Graduate students and researchers at Utah State University (USU) may have just made new environments easier to maneuver for people with visual impairments: they’ve applied the guide dog concept to robots to better assist the user.
Deemed the “Robotic Guide,” the devices combine computer technology with a mobile base to help people who are visually impaired better assimilate in traditionally tricky areas like malls, airports or grocery stores. Its intent is not to replace the traditional guide dog but to enhance the guide dog’s abilities and make visiting a new environment simpler and more efficient for people with visual impairments.
Using radio frequency identification tags (RFID), the Robotic Guide can give the user directions including product location and information. Users read a Braille directory and choose a location. The dog then relays the appropriate information, even specific details like a product’s location on the shelf.
According to USU computer science professor Vladimir Kulyukin, the robot guide won’t take the place of a traditional guide dog, but it will improve upon what the guide dog already does, particularly when a visually-impaired person enters a new environment that is unfamiliar to both the person and the guide dog. Normally in that scenario, the visually-impaired person is reliant upon someone else for assistance; with the Robotic Guide, the person can go it alone.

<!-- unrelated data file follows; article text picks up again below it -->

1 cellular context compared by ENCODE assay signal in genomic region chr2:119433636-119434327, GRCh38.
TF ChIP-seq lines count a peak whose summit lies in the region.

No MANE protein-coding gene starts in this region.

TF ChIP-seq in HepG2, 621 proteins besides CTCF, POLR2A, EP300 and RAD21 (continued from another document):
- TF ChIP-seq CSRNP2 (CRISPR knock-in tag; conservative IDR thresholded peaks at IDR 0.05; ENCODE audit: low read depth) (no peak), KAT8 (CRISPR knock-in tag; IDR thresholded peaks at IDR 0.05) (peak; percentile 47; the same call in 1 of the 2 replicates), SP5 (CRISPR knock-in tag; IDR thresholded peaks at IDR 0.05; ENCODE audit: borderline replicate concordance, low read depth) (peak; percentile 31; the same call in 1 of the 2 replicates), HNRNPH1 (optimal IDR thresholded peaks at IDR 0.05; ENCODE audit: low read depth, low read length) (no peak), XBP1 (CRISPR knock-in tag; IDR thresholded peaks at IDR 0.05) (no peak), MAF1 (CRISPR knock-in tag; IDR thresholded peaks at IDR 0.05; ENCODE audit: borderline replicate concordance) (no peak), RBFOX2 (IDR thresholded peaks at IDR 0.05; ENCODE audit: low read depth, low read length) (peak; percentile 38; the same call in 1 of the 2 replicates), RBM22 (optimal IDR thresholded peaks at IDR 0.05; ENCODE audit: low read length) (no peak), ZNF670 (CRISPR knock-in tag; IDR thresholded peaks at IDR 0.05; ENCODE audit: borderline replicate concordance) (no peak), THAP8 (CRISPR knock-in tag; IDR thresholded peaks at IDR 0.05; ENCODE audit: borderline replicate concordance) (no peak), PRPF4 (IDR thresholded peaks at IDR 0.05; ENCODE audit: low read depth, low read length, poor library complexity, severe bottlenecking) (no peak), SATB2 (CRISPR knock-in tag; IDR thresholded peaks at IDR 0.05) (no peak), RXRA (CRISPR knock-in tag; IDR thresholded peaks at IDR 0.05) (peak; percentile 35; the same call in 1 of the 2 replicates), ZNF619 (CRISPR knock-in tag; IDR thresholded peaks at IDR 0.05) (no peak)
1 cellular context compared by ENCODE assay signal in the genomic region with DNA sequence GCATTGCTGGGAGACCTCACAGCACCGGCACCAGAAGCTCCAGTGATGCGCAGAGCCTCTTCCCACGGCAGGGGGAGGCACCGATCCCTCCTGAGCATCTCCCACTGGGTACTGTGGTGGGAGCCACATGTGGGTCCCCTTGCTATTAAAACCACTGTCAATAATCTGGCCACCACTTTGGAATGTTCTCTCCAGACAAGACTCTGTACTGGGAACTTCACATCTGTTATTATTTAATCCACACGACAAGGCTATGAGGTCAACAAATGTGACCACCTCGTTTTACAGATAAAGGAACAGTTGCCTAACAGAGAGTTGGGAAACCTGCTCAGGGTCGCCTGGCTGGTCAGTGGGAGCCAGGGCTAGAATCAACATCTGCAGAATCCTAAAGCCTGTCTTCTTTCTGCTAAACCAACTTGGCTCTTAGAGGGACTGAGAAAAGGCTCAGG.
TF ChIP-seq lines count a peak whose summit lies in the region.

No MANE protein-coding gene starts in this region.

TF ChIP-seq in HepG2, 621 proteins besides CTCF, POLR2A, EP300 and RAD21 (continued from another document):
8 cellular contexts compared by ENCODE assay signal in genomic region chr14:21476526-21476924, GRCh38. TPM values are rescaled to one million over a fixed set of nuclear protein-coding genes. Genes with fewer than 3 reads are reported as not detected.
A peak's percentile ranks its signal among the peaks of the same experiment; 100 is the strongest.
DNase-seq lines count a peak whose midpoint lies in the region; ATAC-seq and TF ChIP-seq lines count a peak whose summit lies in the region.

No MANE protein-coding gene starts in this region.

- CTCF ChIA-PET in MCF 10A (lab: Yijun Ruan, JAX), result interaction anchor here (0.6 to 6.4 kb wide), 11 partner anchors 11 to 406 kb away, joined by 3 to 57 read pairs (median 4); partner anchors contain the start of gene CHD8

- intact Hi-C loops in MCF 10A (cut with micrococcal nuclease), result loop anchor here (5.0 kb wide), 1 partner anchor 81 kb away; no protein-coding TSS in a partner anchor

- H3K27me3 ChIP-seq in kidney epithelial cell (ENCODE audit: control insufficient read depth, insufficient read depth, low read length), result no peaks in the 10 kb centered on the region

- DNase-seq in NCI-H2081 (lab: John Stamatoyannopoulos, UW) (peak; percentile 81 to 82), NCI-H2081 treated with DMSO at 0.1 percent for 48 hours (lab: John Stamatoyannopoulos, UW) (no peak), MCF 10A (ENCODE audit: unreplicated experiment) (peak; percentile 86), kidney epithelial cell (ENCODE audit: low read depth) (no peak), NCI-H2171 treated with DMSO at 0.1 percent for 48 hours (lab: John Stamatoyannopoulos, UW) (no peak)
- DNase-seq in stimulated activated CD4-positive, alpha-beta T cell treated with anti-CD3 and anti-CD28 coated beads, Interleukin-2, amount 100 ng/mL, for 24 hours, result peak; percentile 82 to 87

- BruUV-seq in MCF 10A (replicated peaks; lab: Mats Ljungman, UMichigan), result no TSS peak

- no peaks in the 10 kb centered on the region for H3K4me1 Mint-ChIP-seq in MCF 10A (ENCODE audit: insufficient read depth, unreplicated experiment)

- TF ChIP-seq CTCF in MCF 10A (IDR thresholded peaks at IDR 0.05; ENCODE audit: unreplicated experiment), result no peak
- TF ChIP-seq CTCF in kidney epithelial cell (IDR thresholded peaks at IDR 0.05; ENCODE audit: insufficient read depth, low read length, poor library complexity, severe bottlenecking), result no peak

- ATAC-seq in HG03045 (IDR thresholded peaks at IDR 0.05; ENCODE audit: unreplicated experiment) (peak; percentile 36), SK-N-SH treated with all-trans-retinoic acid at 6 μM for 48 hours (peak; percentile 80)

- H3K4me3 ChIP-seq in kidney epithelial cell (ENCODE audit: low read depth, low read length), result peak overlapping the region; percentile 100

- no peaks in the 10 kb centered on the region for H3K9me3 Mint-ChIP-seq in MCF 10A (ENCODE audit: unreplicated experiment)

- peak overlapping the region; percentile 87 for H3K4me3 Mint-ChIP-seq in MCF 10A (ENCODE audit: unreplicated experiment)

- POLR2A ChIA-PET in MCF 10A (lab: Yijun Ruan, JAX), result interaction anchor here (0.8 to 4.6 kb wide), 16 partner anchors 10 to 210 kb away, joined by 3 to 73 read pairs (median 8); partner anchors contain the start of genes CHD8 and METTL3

Said Sachin Pavithran, one of the Robotic Guide’s test subject, “I would go to a grocery store by myself if something like this were available to me. It would help in so many places where I can’t go alone now. When I am in an airport and have a flight layover, I am often stuck in one place because I can’t get around by myself. This robot would give me back some independence.”
USU professor Kulyukin would like to someday see the robotics used in shopping carts and in smart carts at airport terminals as well.
In addition to the new Robotic Guides, similar RFID technology has been used elsewhere for other ergonomic purposes including in libraries, where the implementation of RFID technology allows for self-serve patron checkout, thereby permitting library workers to concentrate and be more efficient with other tasks while also reducing the potential for worker injuries associated with manual book checkout.
Source: Utah State University (via Newswise); Ergonomics TodayTM